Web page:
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Save Our Wild Salmon

Chinook, steelhead populations in Snake River Basin are nearing critical threshold, according to Nez Perce report

By Eric Barker
Apr 30, 2021

Nez Perce Tribe 200x200Nearly half of the wild spring chinook populations in the Snake River Basin have crossed a critical threshold, signaling they are nearing extinction and without intervention may not persist, according to analysis by the Nez Perce Tribe.

The river’s steelhead populations, while doing better, also face alarming threats to their existence, according to the work.

Modeling conducted by fisheries scientists at the tribe and shared with other state, federal and tribal fisheries managers in the Columbia Basin indicates if current trends continue, 77 percent of Snake River spring chinook populations and 44 percent of steelhead populations will be in a similar position within four years.

Tribal fisheries officials say a wide array of short- and long-term actions, such as new conservation hatcheries, predator control, increased spill at Snake and Columbia river dams, and adoption of Rep. Mike Simpson’s plan to breach the four lower Snake River dams, are urgently needed. Fisheries officials in Oregon and Washington agree dam removal should be considered and other actions above and beyond current salmon and steelhead recovery efforts should be pursued.

The tribe found 42 percent of Snake River spring chinook and 19 percent of steelhead have reached the quasi-extinction threshold — an analytical tool used by the federal government to assess the risk of extinction or measure the viability of fish populations. The threshold is tripped when a natural origin population of fish has 50 or fewer spawners return to natal streams for four consecutive years. “It’s a return, a series of returns, that demonstrates you better do something or you are going to lose your ability to do much of anything,” said David Johnson, director of the Nez Perce Tribe’s Department of Fisheries Resources Management.

Further modeling by the tribe shows Snake River spring chinook populations that are protected as threatened under the Endangered Species Act declined at a rate of 19 percent over the past 10 years and steelhead fell at an 18 percent clip during the same time period.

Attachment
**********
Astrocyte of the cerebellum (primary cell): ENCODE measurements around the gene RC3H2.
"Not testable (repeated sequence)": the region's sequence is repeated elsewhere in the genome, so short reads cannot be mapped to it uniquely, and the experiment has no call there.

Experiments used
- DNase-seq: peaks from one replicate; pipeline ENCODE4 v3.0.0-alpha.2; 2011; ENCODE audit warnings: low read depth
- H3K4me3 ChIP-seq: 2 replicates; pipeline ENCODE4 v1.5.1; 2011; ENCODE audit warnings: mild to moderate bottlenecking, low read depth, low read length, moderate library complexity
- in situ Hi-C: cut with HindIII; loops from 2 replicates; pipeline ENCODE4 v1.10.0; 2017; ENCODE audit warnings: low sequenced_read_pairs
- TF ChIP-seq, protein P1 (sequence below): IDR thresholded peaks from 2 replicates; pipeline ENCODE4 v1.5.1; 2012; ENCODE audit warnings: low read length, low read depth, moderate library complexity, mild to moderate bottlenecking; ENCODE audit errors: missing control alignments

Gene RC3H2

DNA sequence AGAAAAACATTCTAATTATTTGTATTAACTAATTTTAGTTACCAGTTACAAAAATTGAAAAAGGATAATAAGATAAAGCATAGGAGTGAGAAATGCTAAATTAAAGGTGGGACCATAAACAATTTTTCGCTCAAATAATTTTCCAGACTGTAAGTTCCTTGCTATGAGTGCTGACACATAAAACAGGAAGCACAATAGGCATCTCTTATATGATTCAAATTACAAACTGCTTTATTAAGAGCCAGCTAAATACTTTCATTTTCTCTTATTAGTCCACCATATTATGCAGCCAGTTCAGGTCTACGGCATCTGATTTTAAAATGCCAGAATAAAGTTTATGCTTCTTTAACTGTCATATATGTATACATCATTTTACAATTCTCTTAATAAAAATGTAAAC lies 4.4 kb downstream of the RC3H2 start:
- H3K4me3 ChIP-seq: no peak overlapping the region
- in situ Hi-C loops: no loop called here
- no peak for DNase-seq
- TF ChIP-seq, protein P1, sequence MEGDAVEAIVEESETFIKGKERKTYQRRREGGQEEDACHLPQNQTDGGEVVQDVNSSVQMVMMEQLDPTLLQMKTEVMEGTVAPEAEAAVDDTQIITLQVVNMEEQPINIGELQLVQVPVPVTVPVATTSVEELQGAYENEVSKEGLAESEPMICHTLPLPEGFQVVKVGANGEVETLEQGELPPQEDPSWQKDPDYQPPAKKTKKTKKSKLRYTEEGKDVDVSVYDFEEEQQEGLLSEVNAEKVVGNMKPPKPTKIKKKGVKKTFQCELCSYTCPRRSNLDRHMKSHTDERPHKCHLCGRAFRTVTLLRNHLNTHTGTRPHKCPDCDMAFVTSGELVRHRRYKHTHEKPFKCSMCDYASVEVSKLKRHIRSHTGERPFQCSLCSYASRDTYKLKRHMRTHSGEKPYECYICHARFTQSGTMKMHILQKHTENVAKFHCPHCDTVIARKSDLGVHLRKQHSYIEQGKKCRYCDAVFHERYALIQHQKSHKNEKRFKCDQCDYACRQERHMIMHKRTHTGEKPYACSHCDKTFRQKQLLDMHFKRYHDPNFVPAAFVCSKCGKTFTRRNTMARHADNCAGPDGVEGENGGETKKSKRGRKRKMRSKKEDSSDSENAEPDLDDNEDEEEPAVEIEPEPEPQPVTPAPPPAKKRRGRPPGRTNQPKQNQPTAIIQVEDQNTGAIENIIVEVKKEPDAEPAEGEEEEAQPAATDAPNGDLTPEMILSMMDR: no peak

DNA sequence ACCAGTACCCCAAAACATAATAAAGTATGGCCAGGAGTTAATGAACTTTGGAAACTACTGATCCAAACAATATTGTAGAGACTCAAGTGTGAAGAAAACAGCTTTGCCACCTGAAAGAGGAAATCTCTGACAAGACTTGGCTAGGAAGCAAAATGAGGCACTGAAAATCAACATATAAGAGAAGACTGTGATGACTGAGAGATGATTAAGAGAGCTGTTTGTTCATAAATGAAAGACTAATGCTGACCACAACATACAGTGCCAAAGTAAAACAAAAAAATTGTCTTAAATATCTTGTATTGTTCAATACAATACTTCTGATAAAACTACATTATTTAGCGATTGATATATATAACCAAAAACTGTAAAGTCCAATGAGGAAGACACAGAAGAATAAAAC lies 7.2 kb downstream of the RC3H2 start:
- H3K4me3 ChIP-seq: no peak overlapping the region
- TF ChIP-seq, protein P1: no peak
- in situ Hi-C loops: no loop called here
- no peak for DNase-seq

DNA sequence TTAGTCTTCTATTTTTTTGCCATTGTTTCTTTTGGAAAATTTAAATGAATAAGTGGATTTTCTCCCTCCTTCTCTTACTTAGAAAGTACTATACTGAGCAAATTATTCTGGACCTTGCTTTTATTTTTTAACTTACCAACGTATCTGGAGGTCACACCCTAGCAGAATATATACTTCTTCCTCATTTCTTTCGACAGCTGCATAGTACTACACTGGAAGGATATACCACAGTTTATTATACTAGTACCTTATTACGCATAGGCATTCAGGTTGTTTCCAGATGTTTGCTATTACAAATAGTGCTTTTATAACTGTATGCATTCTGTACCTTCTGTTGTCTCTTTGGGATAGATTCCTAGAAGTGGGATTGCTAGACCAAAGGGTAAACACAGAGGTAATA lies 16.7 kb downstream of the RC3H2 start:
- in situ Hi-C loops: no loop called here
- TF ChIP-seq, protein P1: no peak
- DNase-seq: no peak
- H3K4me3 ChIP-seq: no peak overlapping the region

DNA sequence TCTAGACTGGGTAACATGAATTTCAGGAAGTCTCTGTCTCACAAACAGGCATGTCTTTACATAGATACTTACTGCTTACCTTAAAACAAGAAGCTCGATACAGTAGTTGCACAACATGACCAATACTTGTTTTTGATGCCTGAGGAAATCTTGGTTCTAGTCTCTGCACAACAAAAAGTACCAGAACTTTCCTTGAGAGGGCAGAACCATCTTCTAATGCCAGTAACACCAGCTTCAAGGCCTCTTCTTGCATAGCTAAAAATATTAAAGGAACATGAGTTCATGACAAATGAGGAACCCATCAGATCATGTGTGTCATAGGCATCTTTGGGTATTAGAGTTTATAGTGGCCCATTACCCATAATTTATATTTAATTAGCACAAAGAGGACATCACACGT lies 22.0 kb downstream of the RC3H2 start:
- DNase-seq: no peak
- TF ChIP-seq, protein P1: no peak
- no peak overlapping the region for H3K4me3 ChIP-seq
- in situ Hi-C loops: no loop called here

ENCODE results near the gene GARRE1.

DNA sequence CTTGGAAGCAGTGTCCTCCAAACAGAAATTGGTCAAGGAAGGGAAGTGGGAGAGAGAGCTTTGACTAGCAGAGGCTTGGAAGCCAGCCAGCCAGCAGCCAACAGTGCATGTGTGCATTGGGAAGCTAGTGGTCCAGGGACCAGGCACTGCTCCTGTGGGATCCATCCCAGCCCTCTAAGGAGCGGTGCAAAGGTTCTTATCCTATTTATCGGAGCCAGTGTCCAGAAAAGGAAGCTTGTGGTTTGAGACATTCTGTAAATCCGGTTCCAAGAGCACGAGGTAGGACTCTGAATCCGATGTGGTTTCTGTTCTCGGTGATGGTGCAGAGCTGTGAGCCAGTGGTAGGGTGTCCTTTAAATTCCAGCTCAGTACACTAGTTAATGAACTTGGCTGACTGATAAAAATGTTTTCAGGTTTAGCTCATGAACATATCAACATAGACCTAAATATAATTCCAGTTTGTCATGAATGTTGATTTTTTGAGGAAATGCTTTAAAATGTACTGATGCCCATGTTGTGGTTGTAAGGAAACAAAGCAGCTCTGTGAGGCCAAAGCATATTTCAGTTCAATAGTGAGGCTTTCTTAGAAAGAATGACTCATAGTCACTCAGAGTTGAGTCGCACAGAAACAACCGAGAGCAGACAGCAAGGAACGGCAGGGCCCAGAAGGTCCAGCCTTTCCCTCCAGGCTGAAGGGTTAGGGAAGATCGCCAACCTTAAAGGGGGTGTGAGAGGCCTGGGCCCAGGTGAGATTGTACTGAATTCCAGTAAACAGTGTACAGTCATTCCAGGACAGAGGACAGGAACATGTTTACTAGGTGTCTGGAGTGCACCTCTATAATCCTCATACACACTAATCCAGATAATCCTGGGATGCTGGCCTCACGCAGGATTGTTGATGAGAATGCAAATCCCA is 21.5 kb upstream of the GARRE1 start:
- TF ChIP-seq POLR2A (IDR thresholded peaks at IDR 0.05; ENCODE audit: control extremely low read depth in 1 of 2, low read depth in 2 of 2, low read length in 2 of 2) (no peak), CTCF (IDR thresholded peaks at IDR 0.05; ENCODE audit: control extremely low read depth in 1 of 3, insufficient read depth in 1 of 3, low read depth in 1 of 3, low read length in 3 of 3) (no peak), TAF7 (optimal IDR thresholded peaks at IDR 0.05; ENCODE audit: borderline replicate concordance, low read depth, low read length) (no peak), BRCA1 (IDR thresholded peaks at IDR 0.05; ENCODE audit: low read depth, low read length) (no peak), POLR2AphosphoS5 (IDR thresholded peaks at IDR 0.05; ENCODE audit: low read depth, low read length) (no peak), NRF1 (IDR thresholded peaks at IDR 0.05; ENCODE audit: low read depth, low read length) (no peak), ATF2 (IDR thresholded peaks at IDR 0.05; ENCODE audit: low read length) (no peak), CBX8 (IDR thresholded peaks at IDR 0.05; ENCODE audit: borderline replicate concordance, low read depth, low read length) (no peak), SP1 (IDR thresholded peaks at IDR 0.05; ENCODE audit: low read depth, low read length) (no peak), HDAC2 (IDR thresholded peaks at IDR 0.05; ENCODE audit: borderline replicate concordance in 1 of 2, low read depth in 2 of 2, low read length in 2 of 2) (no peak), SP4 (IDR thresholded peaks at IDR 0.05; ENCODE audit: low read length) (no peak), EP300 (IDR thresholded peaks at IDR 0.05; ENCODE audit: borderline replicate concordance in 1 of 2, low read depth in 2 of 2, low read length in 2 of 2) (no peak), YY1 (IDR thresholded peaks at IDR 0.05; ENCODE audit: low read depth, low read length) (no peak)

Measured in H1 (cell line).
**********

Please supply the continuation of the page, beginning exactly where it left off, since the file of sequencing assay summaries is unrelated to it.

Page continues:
Jay Hesse, director of biological services for Nez Perce Tribal Fisheries, examined data from 31 of the basin’s 32 native spring chinook populations that return to places like the Middle Fork of the Salmon River, Loon Creek, the Grande Ronde River and the Imnaha River. Of those, 13 already meet the threshold and more will soon follow, according to the analysis.

“If you take that 19 percent rate of decline and say going forward, where does that put us, and project out for five years, you end up with 24 of the 31 populations being below 50 natural origin spawners by 2025,” he said.

Hesse analyzed 16 of the basin’s wild steelhead populations. The sea-run rainbow trout also listed as threatened under the ESA are doing better than chinook, but have declined rapidly during the past five years or so because of poor ocean conditions. The fish have posted a 10-year downward trend of 18 percent, nearly identical to the nosedive by spring and summer chinook.

That trend projected forward puts seven of the 16 native steelhead populations analyzed by the tribe, or 44 percent, below the quasi-extinction threshold by 2025. The slide for the big B-run steelhead cherished by anglers is steeper — more like 23 percent.

“Look at the population names at the very bottom,” Hesse said pointing to a graph charting the projected decline of steelhead. “The South Fork Salmon, South Fork Clearwater, Lolo Creek, Secesh River — those are all populations that are the B-run life history.”

Representatives from other agencies that manage salmon and steelhead in the basin praised the tribe’s work and said it signals the need for more conservation measures.

“If this isn’t a wake-up call, I’m not sure what folks would be looking for,” said Tucker Jones, ocean and salmon program manager for the Oregon Department of Fish and Wildlife.

“We think their analysis is cause for concern,” said Bill Tweit, special assistant in the Washington Department of Fish and Wildlife’s Fish Program.

“Anytime you have a total spawner abundance less than 50 fish, that really puts you in a bad spot,” said Lance Hebdon, anadromous fish manager for the Idaho Department of Fish and Game.

The National Marine Fisheries Service, also known as NOAA Fisheries, is in the midst of five-year, Endangered Species Act-mandated status reviews for spring chinook and steelhead. Chris Jordan, a scientist with the agency’s Northwest Fisheries Science Center, said the tribe’s work largely mirrors a viability assessment his shop is working on. While it’s not uncommon for populations to fluctuate, he said the latest downturn is worrying.